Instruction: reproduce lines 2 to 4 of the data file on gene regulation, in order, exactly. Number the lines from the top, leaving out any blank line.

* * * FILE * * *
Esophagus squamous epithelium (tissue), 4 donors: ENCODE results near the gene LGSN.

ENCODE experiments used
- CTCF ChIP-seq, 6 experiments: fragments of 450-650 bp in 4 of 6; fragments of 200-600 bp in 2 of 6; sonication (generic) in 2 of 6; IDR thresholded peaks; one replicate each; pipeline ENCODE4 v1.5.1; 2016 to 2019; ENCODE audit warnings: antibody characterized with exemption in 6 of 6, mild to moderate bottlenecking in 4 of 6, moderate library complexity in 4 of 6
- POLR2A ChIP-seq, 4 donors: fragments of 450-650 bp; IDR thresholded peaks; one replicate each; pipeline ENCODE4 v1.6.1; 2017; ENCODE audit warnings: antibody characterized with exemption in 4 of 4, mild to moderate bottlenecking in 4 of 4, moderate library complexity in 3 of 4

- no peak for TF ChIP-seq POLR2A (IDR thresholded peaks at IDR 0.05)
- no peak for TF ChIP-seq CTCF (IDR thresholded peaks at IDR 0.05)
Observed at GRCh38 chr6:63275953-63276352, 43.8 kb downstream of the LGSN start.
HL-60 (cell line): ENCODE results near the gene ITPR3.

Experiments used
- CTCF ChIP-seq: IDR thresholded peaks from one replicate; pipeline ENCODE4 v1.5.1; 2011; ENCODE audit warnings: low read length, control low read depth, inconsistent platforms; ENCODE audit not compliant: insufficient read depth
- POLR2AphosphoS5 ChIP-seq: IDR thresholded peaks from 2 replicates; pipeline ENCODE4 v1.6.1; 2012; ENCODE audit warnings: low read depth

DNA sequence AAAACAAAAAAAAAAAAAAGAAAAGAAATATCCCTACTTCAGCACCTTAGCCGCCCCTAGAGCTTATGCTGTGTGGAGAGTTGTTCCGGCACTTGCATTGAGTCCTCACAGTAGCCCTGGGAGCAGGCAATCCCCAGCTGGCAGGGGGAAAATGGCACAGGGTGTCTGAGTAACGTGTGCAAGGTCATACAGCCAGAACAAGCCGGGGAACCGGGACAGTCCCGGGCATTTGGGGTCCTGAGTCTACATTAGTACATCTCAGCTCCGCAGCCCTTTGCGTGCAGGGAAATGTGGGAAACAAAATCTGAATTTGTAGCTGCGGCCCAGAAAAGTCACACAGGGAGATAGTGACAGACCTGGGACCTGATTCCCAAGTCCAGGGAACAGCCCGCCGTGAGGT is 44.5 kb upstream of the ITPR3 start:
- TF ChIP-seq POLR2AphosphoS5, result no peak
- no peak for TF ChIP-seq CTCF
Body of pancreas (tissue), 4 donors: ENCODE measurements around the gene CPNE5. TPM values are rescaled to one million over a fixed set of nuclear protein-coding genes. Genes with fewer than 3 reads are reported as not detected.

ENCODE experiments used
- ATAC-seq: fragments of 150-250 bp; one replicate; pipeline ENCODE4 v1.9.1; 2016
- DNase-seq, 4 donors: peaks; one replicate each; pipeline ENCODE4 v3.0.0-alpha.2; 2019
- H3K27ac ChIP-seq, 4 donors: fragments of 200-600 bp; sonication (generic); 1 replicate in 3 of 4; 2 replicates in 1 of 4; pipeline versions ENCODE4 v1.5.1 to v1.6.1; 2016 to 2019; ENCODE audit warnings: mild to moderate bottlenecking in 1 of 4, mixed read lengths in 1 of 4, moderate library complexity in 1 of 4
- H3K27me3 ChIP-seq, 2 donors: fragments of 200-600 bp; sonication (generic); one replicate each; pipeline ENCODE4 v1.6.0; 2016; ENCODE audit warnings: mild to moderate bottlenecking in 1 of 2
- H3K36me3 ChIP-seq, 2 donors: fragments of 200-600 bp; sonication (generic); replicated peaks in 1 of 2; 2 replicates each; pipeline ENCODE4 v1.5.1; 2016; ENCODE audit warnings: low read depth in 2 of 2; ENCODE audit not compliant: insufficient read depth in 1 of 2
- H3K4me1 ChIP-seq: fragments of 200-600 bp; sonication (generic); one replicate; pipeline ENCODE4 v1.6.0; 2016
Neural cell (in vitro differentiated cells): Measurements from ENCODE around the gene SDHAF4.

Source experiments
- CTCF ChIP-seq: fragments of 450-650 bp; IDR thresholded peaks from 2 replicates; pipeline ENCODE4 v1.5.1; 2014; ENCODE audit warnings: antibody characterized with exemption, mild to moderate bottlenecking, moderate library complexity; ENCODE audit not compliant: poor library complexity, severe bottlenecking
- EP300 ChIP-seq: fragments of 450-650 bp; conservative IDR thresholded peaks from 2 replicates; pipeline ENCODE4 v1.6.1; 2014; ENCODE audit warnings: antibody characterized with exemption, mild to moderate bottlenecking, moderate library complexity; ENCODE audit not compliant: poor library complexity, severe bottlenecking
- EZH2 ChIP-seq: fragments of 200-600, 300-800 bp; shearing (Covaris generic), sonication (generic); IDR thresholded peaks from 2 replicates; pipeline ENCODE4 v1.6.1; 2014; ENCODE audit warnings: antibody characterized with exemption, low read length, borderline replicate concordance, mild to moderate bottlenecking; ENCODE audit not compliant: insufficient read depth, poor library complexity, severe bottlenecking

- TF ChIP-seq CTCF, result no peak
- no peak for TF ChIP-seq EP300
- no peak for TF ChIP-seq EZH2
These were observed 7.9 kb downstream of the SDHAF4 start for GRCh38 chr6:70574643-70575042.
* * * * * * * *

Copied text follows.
ENCODE experiments used
- CTCF ChIP-seq, 6 experiments: fragments of 450-650 bp in 4 of 6; fragments of 200-600 bp in 2 of 6; sonication (generic) in 2 of 6; IDR thresholded peaks; one replicate each; pipeline ENCODE4 v1.5.1; 2016 to 2019; ENCODE audit warnings: antibody characterized with exemption in 6 of 6, mild to moderate bottlenecking in 4 of 6, moderate library complexity in 4 of 6
- POLR2A ChIP-seq, 4 donors: fragments of 450-650 bp; IDR thresholded peaks; one replicate each; pipeline ENCODE4 v1.6.1; 2017; ENCODE audit warnings: antibody characterized with exemption in 4 of 4, mild to moderate bottlenecking in 4 of 4, moderate library complexity in 3 of 4